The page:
Moonflowers can be grown from seed, as mine was, and will persist for many years if they’re happy, slowly becoming larger and ever more lovely. They’ll bloom year-round, depending on the weather. They are climbers, so they need support, and will take advantage of any nearby tree. Out at Circle B, they’re 40 feet up the cypresses! I don’t expect mine to get that large, because . . . I don’t have a swamp in my back yard, and they do like wet feet. So if you plant them, I advise you to grow them somewhere that’s easy to water. There is a bucket under my gutter that collects dew running off the roof, and I pour that water onto the moonflowers when there isn’t any rain. And I water the heck out of them during the dry times. I suspect that they develop some kind of tuber, as do some other morning glory relatives, but I’m not going to dig up my plant to find out. (They are native here in Florida, so it makes sense that they’d have a mechanism to get through our dry spells.)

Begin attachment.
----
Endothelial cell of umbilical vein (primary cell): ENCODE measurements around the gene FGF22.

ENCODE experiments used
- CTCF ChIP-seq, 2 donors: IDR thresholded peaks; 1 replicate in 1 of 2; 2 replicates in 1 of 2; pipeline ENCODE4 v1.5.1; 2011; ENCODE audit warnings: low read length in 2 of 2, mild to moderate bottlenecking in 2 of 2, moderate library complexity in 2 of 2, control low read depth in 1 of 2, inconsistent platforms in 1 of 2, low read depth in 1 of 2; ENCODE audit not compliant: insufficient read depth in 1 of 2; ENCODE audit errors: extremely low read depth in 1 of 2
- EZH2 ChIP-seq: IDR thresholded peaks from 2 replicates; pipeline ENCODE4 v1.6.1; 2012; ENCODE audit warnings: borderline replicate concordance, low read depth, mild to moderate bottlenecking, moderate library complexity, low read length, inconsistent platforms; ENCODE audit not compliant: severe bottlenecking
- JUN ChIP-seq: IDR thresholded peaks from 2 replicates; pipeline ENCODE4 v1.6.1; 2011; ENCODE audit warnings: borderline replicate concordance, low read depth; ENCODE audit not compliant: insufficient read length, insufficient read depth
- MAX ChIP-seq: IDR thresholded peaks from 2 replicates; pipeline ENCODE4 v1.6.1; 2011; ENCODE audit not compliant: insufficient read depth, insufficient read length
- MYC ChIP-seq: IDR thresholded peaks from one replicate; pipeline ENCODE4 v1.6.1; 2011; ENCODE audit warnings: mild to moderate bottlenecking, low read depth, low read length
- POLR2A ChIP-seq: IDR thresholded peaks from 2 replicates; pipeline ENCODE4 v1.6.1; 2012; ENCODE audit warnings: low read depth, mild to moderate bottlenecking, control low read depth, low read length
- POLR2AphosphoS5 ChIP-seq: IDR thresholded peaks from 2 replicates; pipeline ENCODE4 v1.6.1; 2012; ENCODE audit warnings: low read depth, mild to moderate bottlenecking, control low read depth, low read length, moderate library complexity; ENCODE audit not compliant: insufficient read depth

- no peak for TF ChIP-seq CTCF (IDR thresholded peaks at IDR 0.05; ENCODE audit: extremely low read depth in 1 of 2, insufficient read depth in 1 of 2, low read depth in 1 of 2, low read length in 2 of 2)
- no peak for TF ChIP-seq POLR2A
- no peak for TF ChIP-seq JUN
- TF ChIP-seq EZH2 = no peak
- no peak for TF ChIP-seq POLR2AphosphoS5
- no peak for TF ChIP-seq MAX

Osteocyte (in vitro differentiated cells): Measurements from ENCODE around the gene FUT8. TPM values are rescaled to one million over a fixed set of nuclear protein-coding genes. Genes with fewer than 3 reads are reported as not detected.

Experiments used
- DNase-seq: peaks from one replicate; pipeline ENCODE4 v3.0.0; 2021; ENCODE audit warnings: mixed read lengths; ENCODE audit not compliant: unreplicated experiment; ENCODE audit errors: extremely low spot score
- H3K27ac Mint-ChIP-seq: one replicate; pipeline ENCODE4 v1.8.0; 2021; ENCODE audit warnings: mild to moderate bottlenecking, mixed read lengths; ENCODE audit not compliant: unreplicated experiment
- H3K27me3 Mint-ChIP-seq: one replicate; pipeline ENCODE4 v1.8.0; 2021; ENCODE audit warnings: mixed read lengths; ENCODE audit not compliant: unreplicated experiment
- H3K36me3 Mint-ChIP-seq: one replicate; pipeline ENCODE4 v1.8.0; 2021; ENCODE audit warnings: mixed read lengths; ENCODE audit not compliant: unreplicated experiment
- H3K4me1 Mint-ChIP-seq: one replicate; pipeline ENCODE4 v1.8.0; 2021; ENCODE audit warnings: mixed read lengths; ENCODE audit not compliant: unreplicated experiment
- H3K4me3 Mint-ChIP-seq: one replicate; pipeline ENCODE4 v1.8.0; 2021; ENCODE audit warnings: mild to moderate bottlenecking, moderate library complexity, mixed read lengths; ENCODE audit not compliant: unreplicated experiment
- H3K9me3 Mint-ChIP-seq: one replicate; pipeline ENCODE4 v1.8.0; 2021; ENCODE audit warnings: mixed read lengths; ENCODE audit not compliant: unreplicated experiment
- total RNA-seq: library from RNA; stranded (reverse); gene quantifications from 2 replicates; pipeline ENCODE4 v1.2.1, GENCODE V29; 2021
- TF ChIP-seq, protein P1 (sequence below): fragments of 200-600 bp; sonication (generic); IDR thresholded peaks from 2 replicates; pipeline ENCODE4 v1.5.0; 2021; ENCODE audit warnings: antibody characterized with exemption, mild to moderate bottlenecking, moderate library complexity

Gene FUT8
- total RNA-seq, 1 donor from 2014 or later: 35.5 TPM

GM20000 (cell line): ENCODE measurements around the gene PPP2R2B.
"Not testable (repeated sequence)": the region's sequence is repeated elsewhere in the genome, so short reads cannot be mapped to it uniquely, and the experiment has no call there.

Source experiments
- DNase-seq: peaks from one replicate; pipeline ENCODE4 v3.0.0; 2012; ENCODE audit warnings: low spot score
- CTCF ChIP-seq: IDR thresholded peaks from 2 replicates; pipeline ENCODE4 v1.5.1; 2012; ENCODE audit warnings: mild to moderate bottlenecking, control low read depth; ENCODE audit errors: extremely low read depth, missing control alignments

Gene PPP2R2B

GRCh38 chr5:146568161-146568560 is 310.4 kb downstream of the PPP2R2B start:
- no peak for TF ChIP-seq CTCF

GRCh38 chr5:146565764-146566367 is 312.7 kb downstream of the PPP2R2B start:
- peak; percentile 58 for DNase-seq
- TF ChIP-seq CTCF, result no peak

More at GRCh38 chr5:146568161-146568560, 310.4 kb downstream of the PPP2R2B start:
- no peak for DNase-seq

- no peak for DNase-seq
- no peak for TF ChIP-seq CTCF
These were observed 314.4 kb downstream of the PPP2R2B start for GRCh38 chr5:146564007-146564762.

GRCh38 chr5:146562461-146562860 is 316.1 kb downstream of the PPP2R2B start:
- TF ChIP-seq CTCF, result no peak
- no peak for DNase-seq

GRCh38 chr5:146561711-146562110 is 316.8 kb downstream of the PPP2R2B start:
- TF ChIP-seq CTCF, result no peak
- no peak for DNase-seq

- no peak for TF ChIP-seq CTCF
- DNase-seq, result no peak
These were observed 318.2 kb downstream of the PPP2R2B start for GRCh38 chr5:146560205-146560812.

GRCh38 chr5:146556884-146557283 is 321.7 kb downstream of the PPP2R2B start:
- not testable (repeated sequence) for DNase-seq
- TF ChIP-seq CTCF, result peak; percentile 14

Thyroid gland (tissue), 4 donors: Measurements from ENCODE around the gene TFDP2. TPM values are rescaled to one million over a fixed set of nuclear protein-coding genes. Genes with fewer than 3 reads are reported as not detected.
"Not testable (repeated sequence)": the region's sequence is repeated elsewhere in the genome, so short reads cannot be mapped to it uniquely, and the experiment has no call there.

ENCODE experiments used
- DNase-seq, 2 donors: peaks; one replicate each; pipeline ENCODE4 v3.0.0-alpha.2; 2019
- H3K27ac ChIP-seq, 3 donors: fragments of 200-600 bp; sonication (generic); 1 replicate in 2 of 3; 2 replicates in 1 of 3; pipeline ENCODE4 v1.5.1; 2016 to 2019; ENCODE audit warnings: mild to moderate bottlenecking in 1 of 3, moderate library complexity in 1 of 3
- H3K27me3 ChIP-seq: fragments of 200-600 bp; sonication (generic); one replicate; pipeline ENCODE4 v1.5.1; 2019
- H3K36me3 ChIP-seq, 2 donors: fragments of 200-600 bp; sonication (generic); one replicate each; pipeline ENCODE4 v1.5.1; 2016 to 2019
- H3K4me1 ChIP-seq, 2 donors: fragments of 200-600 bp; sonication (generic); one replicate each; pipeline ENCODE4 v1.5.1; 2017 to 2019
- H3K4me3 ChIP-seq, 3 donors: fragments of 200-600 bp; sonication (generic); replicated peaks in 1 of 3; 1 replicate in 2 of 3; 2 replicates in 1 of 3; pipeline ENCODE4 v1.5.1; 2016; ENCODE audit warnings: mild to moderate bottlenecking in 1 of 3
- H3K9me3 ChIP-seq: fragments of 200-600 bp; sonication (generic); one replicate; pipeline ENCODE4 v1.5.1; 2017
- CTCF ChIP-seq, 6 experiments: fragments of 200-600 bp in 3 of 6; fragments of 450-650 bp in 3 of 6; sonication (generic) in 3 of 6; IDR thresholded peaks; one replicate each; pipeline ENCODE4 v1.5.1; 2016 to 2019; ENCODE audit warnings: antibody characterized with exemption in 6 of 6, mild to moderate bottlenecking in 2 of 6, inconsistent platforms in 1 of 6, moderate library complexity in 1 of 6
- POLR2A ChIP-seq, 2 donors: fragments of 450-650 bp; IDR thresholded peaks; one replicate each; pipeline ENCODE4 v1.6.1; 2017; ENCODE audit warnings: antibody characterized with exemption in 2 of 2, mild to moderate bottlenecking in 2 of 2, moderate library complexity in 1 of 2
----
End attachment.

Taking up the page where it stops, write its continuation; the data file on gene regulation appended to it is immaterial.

But as I say, mine is too precious to me to take chances with. For more information, contact UF/IFAS Extension Polk County at (863) 519-1041 or visit us online at http://polk.ifas.ufl.edu.  The Plant Clinic is open Monday-Friday, 9:00 am-4:00 pm to answer your gardening and landscaping questions.

Visit us in person, give us a call, or email us at polkmg@ifas.ufl.edu. The Florida Master Gardener Program is a volunteer-driven program that benefits UF/IFAS Extension and the citizens of Florida.  The program  extends the vision of the University of Florida/Institute of Food and Agricultural Sciences, all the while protecting and sustaining natural resources and environmental systems, enhancing the development of human resources, and improving the quality of human life through the development of knowledge in agricultural, human and natural resources and making that knowledge accessible.  An Equal Opportunity Institution.







Monday, July 10, 2017

Right Plant, Right Place